Making foam for cappuccinos and lattes is just as simple. Place the included pitcher half full of milk under the steam wand on the right of the machine and touch a lever. Foaming is done automatically and stops when it’s complete. Remove the pitcher, wipe the wand clean and it will automatically expel air to clean the inside.

You end up with a near-perfect drink that’s difficult to tell from one made on an expensive commercial machine.

The controls on the machine are clear and easy to use. There are settings for the clock, turn-on time and how many hours to leave it on. You can select a single shot, double shot or an Americano that adds hot water to your coffee. The machine does not make standard coffee. And you can choose to pre-infuse your coffee, which means wetting the grounds under low pressure before raising the pressure. Some find this improves the results.

The Oracle has an adjustment and display for setting the grind; I had to reduce its initial setting from 25 to 20 to slow down the flow during brewing. There’s also an adjustment for the frothing that goes from more foam for a cappuccino to less foam for a latte.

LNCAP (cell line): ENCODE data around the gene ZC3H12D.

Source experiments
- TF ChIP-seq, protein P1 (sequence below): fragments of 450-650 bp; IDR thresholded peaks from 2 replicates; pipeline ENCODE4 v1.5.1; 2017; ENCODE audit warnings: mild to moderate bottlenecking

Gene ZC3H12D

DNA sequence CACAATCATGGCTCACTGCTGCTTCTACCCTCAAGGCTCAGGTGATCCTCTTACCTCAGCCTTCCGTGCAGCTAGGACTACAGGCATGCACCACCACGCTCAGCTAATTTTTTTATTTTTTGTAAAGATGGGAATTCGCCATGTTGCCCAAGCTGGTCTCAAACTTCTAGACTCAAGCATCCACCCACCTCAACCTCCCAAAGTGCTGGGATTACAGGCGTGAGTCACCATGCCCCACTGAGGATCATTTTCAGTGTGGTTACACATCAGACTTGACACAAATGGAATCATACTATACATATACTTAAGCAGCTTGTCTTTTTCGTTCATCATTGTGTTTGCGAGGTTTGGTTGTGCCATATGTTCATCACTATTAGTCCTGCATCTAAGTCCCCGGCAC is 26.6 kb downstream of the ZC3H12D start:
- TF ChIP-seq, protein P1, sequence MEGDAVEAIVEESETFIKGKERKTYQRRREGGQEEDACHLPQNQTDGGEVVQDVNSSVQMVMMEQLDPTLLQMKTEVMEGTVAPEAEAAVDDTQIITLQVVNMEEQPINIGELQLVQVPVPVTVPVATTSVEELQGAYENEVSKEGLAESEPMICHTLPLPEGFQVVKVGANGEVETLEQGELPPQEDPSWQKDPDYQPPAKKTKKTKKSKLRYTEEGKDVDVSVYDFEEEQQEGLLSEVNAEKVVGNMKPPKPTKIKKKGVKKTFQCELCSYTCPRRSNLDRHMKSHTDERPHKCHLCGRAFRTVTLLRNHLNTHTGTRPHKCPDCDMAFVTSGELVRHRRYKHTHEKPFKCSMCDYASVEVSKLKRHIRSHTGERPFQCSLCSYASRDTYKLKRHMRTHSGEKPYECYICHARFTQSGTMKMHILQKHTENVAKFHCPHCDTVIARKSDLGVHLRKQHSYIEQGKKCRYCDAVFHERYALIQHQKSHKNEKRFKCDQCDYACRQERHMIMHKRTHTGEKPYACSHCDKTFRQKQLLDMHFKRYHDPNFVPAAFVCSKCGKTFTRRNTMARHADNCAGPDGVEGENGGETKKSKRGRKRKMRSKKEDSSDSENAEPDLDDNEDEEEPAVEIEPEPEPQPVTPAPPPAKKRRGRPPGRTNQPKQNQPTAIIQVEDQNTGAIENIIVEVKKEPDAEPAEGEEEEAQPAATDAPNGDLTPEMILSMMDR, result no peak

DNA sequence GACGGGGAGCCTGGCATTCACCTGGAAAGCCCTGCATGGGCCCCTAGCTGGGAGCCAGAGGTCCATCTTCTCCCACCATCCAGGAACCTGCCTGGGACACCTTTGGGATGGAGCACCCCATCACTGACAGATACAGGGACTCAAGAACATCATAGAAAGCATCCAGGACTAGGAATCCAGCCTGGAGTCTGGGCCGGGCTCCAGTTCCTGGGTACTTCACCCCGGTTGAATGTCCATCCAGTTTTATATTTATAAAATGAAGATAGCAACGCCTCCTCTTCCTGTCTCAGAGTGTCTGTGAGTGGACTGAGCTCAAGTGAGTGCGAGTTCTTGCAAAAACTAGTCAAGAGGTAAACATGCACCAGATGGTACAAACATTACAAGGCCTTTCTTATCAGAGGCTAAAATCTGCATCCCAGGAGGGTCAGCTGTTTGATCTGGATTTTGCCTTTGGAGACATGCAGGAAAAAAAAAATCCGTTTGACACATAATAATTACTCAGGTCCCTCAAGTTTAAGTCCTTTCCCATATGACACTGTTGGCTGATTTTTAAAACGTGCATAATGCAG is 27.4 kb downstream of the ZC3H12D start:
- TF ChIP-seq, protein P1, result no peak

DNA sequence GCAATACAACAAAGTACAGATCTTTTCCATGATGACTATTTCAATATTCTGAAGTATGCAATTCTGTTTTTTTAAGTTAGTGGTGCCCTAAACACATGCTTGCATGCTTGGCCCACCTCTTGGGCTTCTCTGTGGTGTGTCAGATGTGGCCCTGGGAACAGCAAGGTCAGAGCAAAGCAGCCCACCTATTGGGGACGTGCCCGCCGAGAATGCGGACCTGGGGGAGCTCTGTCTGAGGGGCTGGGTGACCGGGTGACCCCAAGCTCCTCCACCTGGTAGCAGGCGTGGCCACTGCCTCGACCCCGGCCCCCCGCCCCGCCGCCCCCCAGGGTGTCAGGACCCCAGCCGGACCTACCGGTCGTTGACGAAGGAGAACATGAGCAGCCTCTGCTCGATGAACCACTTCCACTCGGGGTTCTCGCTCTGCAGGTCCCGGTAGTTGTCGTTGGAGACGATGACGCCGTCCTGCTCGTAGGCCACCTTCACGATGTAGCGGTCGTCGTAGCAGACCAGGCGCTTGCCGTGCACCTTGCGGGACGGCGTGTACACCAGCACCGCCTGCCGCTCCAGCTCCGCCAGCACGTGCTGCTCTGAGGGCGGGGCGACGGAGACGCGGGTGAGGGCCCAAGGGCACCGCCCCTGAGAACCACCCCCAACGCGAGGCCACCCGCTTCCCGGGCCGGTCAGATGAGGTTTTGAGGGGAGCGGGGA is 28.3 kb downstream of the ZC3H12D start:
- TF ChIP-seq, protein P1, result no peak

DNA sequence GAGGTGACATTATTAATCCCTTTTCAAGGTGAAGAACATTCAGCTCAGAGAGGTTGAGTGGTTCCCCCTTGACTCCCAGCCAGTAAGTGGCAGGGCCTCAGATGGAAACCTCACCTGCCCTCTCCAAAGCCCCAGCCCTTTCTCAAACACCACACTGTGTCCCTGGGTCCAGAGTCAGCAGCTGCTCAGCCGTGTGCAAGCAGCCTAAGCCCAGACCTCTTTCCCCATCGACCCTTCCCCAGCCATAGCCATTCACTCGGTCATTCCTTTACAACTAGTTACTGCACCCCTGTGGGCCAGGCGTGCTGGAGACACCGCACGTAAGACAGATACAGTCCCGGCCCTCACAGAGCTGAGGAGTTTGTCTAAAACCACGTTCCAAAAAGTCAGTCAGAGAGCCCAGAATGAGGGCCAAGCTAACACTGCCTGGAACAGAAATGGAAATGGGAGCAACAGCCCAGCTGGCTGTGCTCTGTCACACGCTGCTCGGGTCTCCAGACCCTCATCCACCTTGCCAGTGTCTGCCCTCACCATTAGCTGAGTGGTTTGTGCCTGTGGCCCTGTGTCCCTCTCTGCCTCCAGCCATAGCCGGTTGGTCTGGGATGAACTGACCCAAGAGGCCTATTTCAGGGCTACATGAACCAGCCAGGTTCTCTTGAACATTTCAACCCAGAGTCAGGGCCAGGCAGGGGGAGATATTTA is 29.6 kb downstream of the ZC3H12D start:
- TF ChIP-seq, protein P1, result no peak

I tried the Oracle using Intelligentsia Black Cat Espresso that was supplied by Breville with the loan of the machine. I also pulled some shots using my La Marzocco GS/3, the company’s home version of their commercial machines ($5,500 street price). This is a machine I’ve mastered over the several years I’ve owned it and find it works better than anything else for the home.

The Oracle produced drinks that were quite close to the La Marzocco and often indistinguishable. That’s quite an achievement. Because I’ve had practice, I was able to produce steamed milk that was a little smoother and had fewer bubbles on the La Marzocco, but the Oracle did as well or better than many coffee shops. When I asked others to do a blind taste, no one could tell the difference between the results. What I didn’t evaluate was how consistent the Oracle is between many shots or over time, one area where the GS/3 excels.

Breville’s attention to details was evident throughout the machine. The lid on the grinder’s hopper has a rubber seal to keep the beans fresh; that’s something I’ve never seen on commercial grinders. And everything that you need to get started is included, such as a stainless steel pitcher and insulated coffee cup and lid.

Breville also took note of the few criticisms of their Double Boiler model, now allowing the customer to descale (remove mineral deposits) the machine at home rather than return it to the factory every few years. They’ve also provided an adjustment for a pressure valve that affected some of the early machines.

While $2,000 is a lot to pay for any machine, the Oracle produces some of the best coffee drinks compared to anything in its price range, and does it with a lot less effort. This is truly a breakthrough product. (

Baker is the author of "From Concept to Consumer," published by Financial Times Press. Send comments to Comments may be published online or as Letters to the Editor.